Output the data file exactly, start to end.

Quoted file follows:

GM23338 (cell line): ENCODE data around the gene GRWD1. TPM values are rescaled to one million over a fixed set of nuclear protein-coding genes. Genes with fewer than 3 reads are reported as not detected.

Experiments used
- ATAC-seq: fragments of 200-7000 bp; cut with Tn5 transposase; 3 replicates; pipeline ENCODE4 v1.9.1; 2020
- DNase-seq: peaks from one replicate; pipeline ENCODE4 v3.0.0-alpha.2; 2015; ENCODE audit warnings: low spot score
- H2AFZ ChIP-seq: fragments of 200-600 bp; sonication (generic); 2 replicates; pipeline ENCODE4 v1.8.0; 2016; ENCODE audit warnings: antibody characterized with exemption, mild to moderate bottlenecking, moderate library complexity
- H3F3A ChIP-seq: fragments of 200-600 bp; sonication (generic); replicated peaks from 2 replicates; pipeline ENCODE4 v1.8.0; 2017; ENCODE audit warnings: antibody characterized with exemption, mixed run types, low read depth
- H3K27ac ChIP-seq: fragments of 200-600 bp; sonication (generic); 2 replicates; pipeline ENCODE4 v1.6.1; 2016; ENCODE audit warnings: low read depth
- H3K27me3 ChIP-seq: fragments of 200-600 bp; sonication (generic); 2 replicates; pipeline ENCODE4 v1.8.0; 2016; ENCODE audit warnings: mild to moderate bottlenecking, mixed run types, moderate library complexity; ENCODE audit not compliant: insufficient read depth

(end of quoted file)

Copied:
GM23338 (cell line): ENCODE data around the gene GRWD1. TPM values are rescaled to one million over a fixed set of nuclear protein-coding genes. Genes with fewer than 3 reads are reported as not detected.

Experiments used
- ATAC-seq: fragments of 200-7000 bp; cut with Tn5 transposase; 3 replicates; pipeline ENCODE4 v1.9.1; 2020
- DNase-seq: peaks from one replicate; pipeline ENCODE4 v3.0.0-alpha.2; 2015; ENCODE audit warnings: low spot score
- H2AFZ ChIP-seq: fragments of 200-600 bp; sonication (generic); 2 replicates; pipeline ENCODE4 v1.8.0; 2016; ENCODE audit warnings: antibody characterized with exemption, mild to moderate bottlenecking, moderate library complexity
- H3F3A ChIP-seq: fragments of 200-600 bp; sonication (generic); replicated peaks from 2 replicates; pipeline ENCODE4 v1.8.0; 2017; ENCODE audit warnings: antibody characterized with exemption, mixed run types, low read depth
- H3K27ac ChIP-seq: fragments of 200-600 bp; sonication (generic); 2 replicates; pipeline ENCODE4 v1.6.1; 2016; ENCODE audit warnings: low read depth
- H3K27me3 ChIP-seq: fragments of 200-600 bp; sonication (generic); 2 replicates; pipeline ENCODE4 v1.8.0; 2016; ENCODE audit warnings: mild to moderate bottlenecking, mixed run types, moderate library complexity; ENCODE audit not compliant: insufficient read depth